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Pages: 1 [2]
Author Topic: Average Power Computation - MEAN or RMS? - Participant Posts Only  (Read 19944 times)

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It's not as complicated as it may seem...
Lawrence, what is the average power in the following circuit?



.99
« Last Edit: 2011-02-05, 04:05:16 by poynt99 »
   
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With the greatest respect for Lawrence, I find in favor of declaring Poynt99 the winner of this debate.

While it may be possible to use a math setting on the scopes to multiply the RMS values of voltage and current this would only work for purely resistive loads where no phase angle exists. In order to accurately calculate the Average Power using the RMS method the phase angle must be included in the calculation.

Using the MEAN of the instantaneous power automatically handles the phase angle problem by removing the reactive power from the total, thereby leaving the Average Power, or Real Power.

Good Job Guys!

   

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Posts: 2906
It's not as complicated as it may seem...
Well put. That deserves repeating:

Using the MEAN of the instantaneous power automatically handles the phase angle problem by removing the reactive power from the total, thereby leaving the Average Power, or Real Power.

Thank you Lawrence and Harvey for your efforts in resolving this interesting debate.  :)

.99
« Last Edit: 2011-02-05, 06:21:55 by poynt99 »
   
Hero Member
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Posts: 931
With the greatest respect for Lawrence, I find in favor of declaring Poynt99 the winner of this debate.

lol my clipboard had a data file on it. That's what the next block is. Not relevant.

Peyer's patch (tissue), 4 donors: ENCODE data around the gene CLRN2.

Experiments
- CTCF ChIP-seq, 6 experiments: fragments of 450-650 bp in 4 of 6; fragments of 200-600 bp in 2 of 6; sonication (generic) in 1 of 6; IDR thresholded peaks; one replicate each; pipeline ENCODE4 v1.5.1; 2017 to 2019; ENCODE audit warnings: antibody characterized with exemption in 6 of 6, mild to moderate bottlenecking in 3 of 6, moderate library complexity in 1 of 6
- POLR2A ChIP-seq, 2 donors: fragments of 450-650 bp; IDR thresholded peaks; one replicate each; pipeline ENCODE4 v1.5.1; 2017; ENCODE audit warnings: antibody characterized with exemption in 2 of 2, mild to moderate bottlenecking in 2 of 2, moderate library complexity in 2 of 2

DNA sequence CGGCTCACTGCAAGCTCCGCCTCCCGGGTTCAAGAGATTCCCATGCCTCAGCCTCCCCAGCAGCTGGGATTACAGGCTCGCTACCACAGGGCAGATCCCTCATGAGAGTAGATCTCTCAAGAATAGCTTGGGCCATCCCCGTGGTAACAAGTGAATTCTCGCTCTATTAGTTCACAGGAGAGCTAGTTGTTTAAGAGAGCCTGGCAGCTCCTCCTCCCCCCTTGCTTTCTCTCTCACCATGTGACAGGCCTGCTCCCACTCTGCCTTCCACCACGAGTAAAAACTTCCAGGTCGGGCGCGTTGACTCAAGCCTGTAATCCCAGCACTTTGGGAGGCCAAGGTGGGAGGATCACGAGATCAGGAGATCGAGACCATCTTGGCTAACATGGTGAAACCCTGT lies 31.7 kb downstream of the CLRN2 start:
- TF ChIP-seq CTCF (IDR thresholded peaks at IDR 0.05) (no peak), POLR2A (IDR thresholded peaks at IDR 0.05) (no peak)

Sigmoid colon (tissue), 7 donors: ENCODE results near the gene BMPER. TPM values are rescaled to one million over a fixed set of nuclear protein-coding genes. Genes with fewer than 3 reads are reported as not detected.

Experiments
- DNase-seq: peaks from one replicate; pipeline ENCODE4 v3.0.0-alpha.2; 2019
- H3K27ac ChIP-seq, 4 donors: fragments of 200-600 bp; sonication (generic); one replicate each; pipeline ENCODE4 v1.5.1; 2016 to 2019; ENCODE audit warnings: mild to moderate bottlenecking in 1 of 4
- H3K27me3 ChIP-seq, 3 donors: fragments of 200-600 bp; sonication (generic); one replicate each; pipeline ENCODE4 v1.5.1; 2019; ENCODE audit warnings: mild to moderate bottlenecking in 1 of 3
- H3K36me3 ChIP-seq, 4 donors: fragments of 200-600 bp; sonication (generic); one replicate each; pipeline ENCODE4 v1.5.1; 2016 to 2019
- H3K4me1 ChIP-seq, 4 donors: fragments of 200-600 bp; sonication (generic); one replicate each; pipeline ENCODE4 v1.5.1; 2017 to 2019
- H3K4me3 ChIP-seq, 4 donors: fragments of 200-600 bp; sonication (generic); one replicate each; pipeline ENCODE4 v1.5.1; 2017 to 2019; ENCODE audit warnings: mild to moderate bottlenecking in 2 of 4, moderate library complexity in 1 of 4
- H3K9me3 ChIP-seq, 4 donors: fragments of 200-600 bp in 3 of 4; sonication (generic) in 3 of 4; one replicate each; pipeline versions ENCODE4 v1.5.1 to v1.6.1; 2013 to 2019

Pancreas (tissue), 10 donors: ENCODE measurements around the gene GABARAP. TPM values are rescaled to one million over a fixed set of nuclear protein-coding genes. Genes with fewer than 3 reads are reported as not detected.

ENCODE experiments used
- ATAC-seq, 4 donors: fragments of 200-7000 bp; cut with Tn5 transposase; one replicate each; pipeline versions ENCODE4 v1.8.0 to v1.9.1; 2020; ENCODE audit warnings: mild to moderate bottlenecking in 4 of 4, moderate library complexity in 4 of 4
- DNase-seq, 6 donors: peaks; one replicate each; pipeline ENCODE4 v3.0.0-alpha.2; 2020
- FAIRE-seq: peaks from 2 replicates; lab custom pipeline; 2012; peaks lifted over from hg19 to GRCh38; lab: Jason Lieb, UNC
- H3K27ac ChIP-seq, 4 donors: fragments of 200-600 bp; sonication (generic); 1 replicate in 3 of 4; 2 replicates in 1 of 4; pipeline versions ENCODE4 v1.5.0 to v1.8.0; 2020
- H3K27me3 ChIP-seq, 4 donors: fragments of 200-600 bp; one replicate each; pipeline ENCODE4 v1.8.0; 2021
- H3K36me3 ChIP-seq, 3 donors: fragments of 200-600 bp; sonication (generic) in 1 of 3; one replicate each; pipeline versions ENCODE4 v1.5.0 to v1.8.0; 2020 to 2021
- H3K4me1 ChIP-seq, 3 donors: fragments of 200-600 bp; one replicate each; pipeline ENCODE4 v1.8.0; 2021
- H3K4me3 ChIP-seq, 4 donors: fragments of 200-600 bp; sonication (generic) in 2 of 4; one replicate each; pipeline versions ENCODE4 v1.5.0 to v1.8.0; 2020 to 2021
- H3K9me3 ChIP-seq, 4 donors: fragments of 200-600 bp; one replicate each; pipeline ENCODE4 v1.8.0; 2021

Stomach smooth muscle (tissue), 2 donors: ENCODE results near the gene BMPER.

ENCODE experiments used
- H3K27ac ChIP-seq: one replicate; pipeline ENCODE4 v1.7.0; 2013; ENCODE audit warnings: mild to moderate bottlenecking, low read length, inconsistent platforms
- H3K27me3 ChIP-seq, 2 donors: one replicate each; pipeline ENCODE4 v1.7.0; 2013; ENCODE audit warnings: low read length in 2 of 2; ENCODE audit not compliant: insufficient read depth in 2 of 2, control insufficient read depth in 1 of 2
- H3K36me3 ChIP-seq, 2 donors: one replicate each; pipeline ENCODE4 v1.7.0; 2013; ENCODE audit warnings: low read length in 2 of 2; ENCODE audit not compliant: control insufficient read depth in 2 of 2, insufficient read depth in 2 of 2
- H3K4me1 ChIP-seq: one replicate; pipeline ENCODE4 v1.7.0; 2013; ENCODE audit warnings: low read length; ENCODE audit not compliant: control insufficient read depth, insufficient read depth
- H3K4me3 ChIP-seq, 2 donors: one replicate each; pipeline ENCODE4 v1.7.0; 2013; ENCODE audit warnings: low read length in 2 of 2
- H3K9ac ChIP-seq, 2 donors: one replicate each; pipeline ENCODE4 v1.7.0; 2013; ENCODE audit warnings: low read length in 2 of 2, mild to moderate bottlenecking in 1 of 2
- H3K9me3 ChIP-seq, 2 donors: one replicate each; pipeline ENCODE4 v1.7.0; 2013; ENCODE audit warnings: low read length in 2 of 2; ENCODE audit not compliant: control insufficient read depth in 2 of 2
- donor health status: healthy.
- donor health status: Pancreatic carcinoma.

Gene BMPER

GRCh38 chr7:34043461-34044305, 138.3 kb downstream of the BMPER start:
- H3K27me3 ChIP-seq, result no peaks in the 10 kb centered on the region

While it may be possible to use a math setting on the scopes to multiply the RMS values of voltage and current this would only work for purely resistive loads where no phase angle exists. In order to accurately calculate the Average Power using the RMS method the phase angle must be included in the calculation.

Using the MEAN of the instantaneous power automatically handles the phase angle problem by removing the reactive power from the total, thereby leaving the Average Power, or Real Power.

Good Job Guys!



Congratulations to Poynt99.  His posts really revealed something I did not realize before.  I shall write them up at my bench later.

Thank you very much to Harvey for a job well done.  The two spreadsheets were very enlightening. 

Guys, I believe it was a good debate.  Many good points were raised.  It will be a good example for future debates in Open Forums.

God Bless you all.  Amen.
   

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Posts: 2906
It's not as complicated as it may seem...
So, one last question for you Lawrence;

From now on, what computation are you going to apply when analyzing any power trace in your scope?

.99

PS. I hope either the professor has been following along here, or you will pass on the message.  O0
   
Hero Member
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Posts: 931
So, one last question for you Lawrence;

From now on, what computation are you going to apply when analyzing any power trace in your scope?

.99

PS. I hope either the professor has been following along here, or you will pass on the message.  O0

Mean, Mean and Mean.

Thank you. C.C
   

Group: Administrator
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Posts: 2906
It's not as complicated as it may seem...
Good stuff Lawrence!  O0

Looking forward to seeing that.

.99
   
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